Bankruptcy law seeks to provide a “fresh start” for debtors and an equitable distribution of funds to creditors. Trademark law, on the other hand, aims to ensure proper source identification and protect the public from deception. These policies converge when a trademark owner or licensor has licensed use of the mark to others and hopes to reject this licensing agreement in bankruptcy. Prior to the Supreme Court’s decision in Mission Prod. Holdings v. Tempnology, LLC, there was a circuit split regarding the licensee’s rights upon the bankruptcy of and rejection by the licensor. Some circuits held that the licensee’s rights terminated upon rejection, while others held that the rights continued.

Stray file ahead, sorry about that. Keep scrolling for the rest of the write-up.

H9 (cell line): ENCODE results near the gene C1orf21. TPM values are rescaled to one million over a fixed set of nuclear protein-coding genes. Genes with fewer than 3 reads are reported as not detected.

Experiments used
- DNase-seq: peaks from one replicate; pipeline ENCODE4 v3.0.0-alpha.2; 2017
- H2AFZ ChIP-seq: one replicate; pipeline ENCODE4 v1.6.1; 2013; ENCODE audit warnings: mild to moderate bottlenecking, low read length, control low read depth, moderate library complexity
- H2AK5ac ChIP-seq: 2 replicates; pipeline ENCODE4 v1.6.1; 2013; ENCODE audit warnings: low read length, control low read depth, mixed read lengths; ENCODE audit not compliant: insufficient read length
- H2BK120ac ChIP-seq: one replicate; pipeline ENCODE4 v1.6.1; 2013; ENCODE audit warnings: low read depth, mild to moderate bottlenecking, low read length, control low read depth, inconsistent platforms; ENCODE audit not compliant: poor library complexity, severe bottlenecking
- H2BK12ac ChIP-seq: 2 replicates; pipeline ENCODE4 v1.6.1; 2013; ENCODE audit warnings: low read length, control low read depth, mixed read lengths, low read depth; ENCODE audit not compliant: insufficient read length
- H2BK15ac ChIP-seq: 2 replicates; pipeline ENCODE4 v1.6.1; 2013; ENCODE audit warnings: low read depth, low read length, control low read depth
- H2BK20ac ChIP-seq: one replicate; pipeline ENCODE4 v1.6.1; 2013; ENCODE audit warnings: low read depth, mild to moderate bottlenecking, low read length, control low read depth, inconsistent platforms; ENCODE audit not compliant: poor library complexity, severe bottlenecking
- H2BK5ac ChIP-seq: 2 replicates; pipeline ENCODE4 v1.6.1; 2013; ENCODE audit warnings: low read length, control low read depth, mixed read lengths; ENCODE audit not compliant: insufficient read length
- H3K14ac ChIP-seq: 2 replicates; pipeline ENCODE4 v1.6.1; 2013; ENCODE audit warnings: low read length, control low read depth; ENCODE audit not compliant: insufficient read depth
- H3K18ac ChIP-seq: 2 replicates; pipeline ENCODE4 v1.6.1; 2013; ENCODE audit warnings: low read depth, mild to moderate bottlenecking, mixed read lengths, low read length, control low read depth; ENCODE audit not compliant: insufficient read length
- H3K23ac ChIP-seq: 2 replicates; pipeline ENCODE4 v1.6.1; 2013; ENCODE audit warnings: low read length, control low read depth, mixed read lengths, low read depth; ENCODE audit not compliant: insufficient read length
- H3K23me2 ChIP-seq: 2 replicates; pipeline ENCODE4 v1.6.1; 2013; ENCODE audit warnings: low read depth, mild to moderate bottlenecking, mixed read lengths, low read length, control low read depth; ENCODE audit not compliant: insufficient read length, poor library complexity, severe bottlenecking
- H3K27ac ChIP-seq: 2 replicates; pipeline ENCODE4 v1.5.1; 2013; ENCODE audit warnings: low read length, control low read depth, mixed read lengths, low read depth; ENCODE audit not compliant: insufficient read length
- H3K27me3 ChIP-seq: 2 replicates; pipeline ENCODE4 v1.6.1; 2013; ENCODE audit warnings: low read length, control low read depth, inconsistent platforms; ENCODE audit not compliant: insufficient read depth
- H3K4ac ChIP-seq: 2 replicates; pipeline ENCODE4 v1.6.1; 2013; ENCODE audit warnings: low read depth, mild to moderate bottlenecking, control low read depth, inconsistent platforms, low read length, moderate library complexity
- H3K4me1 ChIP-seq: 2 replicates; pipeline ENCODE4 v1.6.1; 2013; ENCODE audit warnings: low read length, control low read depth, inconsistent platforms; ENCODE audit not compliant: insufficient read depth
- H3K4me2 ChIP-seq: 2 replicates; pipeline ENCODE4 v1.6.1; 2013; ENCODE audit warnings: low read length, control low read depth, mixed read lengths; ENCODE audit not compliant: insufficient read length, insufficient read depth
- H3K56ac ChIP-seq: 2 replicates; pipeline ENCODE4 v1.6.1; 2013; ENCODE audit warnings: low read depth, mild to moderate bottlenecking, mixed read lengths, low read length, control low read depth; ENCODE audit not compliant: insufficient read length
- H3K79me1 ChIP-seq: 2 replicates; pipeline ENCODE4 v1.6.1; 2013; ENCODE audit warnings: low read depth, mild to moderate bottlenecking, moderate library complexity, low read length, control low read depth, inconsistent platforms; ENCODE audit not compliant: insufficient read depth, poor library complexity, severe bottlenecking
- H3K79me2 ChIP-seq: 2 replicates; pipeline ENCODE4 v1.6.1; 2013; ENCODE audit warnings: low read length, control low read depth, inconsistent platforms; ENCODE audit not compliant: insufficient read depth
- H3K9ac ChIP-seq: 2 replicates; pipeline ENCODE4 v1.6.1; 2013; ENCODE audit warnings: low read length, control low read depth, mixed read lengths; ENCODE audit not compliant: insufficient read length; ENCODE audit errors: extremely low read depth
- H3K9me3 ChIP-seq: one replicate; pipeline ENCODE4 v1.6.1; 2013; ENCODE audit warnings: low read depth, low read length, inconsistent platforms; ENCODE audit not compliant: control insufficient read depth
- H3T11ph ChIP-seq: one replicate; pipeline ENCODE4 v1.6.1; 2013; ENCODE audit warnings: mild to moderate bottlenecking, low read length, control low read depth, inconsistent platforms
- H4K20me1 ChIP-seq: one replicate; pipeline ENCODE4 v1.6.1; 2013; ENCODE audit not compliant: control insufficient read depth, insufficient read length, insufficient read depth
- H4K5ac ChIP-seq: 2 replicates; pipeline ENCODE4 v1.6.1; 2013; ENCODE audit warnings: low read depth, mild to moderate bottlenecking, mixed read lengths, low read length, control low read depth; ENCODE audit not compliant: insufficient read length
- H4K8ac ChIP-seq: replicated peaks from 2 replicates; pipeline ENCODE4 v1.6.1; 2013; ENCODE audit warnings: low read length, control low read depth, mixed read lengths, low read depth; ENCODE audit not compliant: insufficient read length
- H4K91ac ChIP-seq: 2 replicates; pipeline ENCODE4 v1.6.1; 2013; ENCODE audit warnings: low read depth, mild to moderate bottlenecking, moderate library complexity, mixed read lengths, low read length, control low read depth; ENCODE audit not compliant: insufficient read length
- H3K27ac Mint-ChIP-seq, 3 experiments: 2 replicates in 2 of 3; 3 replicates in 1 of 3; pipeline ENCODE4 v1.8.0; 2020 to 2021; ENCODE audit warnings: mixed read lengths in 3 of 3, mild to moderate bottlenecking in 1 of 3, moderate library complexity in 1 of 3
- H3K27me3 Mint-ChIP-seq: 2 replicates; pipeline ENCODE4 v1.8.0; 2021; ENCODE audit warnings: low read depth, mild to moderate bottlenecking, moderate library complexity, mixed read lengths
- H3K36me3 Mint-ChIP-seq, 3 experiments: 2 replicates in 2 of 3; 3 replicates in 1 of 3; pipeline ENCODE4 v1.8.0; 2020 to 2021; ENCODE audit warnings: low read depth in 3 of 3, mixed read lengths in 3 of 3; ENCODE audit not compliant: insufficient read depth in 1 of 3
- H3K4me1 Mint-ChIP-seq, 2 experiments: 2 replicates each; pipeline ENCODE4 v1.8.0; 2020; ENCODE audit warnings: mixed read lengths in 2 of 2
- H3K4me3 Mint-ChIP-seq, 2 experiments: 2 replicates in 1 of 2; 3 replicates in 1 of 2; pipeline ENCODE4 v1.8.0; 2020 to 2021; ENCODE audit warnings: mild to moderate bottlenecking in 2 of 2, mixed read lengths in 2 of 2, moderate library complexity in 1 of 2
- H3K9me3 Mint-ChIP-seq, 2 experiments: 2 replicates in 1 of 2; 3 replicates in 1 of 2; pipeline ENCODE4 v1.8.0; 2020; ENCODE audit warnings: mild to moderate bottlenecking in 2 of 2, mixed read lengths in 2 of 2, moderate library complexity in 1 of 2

The Supreme Court ultimately resolved these conflicting positions and held that rejection of a trademark license operates as a breach under applicable state law, which allows the licensee’s rights to survive the bankruptcy. While this result seems fair for the licensee who may rely on use of the mark to keep its business afloat, there are certain bankruptcy and trademark issues that may arise such as increased difficulty in reorganization for the licensor, as well as the possibility of naked licensing and abandonment. This Comment explores these potential legal implications, considers legislative amendment, and suggests that practitioners draft contracts accordingly to help manage possible risks created by the Mission decision.